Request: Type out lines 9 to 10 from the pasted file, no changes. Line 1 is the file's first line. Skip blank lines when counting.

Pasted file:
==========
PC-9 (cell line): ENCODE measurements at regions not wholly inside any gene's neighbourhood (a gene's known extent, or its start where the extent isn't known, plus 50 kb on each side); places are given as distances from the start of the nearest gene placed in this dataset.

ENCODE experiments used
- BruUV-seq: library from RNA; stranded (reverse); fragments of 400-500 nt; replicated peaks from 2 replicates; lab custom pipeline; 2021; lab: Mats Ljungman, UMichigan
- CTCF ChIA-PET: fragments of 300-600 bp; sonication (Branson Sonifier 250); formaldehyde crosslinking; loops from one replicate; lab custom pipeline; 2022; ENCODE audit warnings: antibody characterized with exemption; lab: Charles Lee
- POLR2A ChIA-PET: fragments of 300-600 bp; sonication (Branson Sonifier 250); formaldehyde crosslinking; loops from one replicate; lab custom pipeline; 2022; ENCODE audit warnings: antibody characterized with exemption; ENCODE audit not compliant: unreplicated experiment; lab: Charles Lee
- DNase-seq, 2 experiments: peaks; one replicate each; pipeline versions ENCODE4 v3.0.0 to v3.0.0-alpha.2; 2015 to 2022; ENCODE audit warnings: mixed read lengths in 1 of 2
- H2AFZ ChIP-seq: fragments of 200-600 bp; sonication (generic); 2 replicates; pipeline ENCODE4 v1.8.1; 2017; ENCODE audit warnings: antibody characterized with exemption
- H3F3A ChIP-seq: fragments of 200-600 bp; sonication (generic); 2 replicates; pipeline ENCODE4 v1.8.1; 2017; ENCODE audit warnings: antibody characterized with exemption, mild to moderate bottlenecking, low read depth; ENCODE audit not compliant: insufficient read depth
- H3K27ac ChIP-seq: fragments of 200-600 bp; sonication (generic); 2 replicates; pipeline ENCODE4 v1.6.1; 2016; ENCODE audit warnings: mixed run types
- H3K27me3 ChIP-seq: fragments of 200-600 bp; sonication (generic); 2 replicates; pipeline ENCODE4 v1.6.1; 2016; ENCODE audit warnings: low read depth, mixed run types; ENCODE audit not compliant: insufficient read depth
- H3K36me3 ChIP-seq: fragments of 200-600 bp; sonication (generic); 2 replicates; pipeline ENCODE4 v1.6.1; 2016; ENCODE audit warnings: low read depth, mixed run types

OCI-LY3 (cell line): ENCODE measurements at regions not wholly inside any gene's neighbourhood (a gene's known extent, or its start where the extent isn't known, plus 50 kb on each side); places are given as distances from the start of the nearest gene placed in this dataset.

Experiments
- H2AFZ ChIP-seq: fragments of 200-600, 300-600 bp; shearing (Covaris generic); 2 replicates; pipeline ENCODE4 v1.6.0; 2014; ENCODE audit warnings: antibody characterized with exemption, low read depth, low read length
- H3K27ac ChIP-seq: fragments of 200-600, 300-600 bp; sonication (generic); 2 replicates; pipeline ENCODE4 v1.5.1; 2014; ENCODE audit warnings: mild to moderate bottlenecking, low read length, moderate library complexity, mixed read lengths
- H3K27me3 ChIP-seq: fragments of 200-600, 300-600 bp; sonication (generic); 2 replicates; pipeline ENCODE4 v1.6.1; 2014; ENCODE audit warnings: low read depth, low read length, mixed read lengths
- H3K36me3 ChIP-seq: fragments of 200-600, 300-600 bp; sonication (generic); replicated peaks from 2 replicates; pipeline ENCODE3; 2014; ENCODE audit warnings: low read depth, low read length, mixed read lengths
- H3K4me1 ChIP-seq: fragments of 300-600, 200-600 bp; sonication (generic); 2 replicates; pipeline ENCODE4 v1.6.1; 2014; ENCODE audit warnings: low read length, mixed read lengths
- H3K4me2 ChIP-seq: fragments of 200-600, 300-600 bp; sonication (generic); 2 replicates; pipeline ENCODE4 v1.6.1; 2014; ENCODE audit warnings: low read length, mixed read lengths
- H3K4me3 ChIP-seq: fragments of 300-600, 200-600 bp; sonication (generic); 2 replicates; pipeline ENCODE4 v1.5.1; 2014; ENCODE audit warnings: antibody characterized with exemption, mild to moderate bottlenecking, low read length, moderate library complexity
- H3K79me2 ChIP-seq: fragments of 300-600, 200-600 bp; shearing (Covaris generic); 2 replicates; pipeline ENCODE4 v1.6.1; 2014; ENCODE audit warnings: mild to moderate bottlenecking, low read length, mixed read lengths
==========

- H3K27ac ChIP-seq: fragments of 200-600 bp; sonication (generic); 2 replicates; pipeline ENCODE4 v1.6.1; 2016; ENCODE audit warnings: mixed run types
- H3K27me3 ChIP-seq: fragments of 200-600 bp; sonication (generic); 2 replicates; pipeline ENCODE4 v1.6.1; 2016; ENCODE audit warnings: low read depth, mixed run types; ENCODE audit not compliant: insufficient read depth